I’m a horrible writer. My sentences don’t flow consistently, my paragraphs are imbalanced, and whenever I try to list things I end up going off on tangents. I’m an English major with a limited vocabulary and inconsistent punctuation who relies on digressions and asides to sound conversational because I just can’t get dialog to flow right. I just returned from an accidental month-long hiatus, because I’m bad at balancing professional and personal writing projects.

Which is kind of strange, given that I write for a living.

If you’re doing something to master it, you won’t. Even if you know everything about it, you’re still going to feel like a beginner when you come up against something new. Even when you get stronger, the weights don’t get any lighter. Don’t let feeling like a beginner prevent you from developing your mastery, though, because the masters get up feeling the same way every single day.

You’re always going to suck. Everyone sucks. What matters is what you do despite that feeling.

Always The Student

Remember when you were young, just out of school, and felt like you’d made it? You ran the gauntlet, made it through your classes, and walked out the door with a piece of paper saying you were smart enough to do whatever it was you wanted to do. Felt great, right?

Until you realized that the whole time you were learning about your field, your field was advancing and your knowledge was out of date.

I create motion graphics as a hobby. I’m barely past the ‘I think I can adapt this tutorial without help’ stage, and I spend more time troubleshooting my own mistakes than I do actually creating things. I’ve been lucky enough to have my graphics run at TEDxLSSU, but the fact that I actually made them was more luck than skill.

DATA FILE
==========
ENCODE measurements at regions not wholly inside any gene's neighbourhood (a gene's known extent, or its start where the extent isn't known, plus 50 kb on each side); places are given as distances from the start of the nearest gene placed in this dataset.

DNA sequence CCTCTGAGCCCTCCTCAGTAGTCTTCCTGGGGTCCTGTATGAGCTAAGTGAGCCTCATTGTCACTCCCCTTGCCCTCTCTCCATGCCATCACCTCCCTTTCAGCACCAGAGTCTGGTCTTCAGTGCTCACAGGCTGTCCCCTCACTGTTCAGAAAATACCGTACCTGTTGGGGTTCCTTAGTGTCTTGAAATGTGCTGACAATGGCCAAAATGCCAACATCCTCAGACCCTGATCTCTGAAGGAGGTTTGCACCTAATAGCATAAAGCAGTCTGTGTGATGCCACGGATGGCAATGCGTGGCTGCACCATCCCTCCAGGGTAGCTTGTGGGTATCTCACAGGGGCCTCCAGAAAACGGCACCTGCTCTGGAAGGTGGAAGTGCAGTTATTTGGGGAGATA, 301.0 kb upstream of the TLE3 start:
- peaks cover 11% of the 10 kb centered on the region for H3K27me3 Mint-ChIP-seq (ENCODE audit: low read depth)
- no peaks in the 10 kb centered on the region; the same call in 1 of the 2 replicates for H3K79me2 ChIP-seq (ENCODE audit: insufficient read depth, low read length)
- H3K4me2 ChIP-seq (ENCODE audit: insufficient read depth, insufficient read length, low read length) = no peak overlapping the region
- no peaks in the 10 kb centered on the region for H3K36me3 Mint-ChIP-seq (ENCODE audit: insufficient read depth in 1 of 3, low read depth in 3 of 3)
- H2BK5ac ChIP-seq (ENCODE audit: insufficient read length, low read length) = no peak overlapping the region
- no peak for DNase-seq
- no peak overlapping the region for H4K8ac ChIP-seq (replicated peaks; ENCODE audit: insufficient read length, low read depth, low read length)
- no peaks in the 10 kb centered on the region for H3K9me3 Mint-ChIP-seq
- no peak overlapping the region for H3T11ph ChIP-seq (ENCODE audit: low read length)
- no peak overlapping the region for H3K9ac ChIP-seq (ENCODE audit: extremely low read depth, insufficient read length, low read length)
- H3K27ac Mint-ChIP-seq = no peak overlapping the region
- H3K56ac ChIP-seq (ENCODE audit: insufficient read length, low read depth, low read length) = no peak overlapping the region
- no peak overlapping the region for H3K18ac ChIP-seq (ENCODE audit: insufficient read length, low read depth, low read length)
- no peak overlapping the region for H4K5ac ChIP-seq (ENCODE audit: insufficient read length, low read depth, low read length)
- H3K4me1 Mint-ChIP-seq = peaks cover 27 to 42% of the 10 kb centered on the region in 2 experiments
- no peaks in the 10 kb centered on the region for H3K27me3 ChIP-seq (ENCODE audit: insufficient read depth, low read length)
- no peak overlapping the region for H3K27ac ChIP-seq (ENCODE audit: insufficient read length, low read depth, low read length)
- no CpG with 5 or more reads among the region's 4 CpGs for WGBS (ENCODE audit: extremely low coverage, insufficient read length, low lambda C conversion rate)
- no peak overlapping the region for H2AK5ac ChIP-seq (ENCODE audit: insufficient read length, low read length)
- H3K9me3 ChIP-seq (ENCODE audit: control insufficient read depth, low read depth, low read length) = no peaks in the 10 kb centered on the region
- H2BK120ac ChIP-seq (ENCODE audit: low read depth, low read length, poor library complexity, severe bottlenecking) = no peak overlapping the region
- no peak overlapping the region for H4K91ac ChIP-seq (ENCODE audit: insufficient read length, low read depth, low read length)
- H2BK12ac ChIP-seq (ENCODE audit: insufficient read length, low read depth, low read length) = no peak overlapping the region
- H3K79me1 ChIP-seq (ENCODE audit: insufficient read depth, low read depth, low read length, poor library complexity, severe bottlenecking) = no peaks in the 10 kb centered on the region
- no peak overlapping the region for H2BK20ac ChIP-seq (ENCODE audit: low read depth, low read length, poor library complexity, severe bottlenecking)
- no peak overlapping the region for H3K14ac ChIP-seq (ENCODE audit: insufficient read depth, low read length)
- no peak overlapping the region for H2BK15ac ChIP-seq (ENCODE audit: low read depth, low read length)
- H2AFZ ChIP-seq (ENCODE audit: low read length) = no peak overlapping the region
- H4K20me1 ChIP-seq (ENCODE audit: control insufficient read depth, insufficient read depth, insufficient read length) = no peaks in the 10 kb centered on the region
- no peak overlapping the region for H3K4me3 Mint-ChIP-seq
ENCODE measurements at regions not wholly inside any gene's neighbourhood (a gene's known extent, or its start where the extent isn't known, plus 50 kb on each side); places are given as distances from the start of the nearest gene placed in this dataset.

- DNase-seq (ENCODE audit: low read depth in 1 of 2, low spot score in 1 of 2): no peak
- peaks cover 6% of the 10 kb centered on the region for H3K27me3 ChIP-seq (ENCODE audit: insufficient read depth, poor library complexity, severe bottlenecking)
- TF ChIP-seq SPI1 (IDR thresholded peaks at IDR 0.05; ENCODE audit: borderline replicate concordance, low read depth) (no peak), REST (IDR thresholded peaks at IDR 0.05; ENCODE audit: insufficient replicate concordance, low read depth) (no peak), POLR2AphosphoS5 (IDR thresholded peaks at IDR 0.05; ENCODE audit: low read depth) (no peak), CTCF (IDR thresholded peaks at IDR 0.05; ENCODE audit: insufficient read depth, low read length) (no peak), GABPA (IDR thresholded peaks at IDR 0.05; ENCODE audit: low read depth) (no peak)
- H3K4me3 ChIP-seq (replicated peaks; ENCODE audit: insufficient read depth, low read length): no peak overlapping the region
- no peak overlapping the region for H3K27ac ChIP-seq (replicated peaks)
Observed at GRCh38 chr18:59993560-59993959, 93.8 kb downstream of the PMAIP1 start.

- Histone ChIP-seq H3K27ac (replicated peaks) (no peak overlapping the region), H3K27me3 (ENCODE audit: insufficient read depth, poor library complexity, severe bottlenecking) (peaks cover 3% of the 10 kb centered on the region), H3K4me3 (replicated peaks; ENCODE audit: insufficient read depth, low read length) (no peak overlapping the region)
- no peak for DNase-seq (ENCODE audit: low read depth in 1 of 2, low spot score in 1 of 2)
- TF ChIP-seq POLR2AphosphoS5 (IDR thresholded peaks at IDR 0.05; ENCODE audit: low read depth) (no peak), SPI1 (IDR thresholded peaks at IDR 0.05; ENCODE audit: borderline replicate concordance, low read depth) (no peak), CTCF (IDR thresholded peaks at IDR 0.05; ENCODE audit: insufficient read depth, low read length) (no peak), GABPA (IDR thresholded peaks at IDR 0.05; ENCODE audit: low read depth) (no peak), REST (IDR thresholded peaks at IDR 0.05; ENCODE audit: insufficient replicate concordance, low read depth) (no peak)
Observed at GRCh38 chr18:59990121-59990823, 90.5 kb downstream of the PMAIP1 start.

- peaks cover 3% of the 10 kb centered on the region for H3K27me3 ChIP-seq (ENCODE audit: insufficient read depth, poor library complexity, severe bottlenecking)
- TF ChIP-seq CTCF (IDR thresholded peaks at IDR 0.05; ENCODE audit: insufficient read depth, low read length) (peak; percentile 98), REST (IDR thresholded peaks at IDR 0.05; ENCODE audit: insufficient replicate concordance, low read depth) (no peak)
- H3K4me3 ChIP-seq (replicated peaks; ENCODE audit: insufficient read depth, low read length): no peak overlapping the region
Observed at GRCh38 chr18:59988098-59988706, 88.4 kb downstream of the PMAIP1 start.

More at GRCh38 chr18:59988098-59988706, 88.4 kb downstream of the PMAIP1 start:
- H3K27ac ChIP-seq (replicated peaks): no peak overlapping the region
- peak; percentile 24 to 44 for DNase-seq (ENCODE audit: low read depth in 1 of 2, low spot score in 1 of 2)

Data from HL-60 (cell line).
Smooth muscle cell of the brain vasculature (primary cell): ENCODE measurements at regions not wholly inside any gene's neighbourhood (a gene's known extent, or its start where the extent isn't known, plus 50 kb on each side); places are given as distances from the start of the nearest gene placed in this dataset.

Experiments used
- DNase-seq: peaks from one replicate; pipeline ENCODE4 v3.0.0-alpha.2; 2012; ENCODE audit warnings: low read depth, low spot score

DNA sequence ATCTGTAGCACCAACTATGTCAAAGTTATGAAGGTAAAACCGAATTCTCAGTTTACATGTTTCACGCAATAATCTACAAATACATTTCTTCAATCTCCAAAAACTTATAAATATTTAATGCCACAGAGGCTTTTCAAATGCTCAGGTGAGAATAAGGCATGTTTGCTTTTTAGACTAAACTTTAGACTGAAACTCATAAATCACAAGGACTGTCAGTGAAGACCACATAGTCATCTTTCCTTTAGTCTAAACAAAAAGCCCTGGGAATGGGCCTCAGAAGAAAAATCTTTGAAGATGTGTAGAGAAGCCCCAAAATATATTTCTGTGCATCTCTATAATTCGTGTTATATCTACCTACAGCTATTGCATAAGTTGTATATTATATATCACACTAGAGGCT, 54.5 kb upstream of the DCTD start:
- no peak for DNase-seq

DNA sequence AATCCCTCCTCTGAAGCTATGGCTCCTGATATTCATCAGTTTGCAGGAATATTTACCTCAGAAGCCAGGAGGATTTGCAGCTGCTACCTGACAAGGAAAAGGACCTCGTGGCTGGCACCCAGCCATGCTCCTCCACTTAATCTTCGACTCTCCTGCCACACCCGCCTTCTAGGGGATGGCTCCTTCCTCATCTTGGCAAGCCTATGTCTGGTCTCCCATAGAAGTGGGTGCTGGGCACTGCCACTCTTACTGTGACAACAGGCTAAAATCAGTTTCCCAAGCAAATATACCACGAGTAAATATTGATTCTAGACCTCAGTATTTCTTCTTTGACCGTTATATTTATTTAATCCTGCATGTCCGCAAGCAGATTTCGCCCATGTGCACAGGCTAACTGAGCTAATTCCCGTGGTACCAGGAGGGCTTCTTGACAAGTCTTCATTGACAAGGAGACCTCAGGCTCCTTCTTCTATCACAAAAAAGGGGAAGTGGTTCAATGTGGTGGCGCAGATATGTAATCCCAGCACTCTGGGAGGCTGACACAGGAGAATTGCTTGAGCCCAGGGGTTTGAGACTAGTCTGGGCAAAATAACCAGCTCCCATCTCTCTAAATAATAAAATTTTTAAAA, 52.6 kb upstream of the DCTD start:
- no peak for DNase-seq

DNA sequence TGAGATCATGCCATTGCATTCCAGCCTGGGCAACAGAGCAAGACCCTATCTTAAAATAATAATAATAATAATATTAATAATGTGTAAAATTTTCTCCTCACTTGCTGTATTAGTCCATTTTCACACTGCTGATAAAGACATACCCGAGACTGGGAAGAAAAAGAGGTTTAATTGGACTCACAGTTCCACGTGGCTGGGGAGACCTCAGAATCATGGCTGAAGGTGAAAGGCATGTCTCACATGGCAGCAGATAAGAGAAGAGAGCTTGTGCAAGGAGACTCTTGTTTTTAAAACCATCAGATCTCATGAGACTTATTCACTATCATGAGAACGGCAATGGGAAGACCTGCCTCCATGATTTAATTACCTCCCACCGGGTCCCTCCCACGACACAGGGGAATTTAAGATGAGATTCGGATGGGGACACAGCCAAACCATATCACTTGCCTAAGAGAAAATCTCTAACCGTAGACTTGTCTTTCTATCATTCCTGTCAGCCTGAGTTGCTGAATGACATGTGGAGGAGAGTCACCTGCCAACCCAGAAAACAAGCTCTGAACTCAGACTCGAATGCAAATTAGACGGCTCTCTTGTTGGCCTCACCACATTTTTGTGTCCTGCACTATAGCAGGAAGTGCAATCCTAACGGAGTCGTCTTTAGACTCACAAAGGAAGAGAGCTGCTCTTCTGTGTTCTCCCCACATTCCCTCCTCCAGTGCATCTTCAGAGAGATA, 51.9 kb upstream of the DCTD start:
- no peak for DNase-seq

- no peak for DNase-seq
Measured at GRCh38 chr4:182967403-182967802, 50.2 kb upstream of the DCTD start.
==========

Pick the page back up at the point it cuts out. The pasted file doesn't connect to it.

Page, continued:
Every time I sit down with After Effects, I have to reacquaint myself its workflow. I’ll eventually get the basics down, but with the way the industry works there are new tools and plugins coming out every day — and as the quality of my work increases, so does my need to stay on top of what’s new and what’s important.

You can be confident in your craft and still feel like a student, because that sensation of always needing to learn is a good thing. Can you imagine an artist saying ‘eh, this is good enough’ and not practicing anymore? It’s absurd.

If you feel like you’re always a student, that’s okay. Because even the people who have mastered their craft devote time every day to learning how to do things better. Feeling like a student will get you further than pretending you’re a master, because even the masters need to learn.

Imposter Syndrome

What I’m describing here is, essentially, Imposter Syndrome. There’s a ton of content out there that describes it, and a fair number of people that laud it in the same way that I do. But for all of the effort they’ve put into defining it, they’ve said little about why it’s so beneficial for people who want to improve themselves.

Imposter Syndrome, for those who aren’t familiar with it, is the sensation that you’re a fraud or a phony, in respect to your skills and responsibilities. It’s the sense that, no matter how successful you appear, you still suck at whatever it is you do. Lot’s of people let that feeling undercut their success, instead of using it to their advantage.

If you want to improve, you need to be humble. You need to understand the need to practice the basics every day, even when you’re performing at a high level. You need to consistently re-visit the foundations of your art, and challenge your bad habits and unconscious shortcuts. You need to question your understanding of both the product and the method that produces it.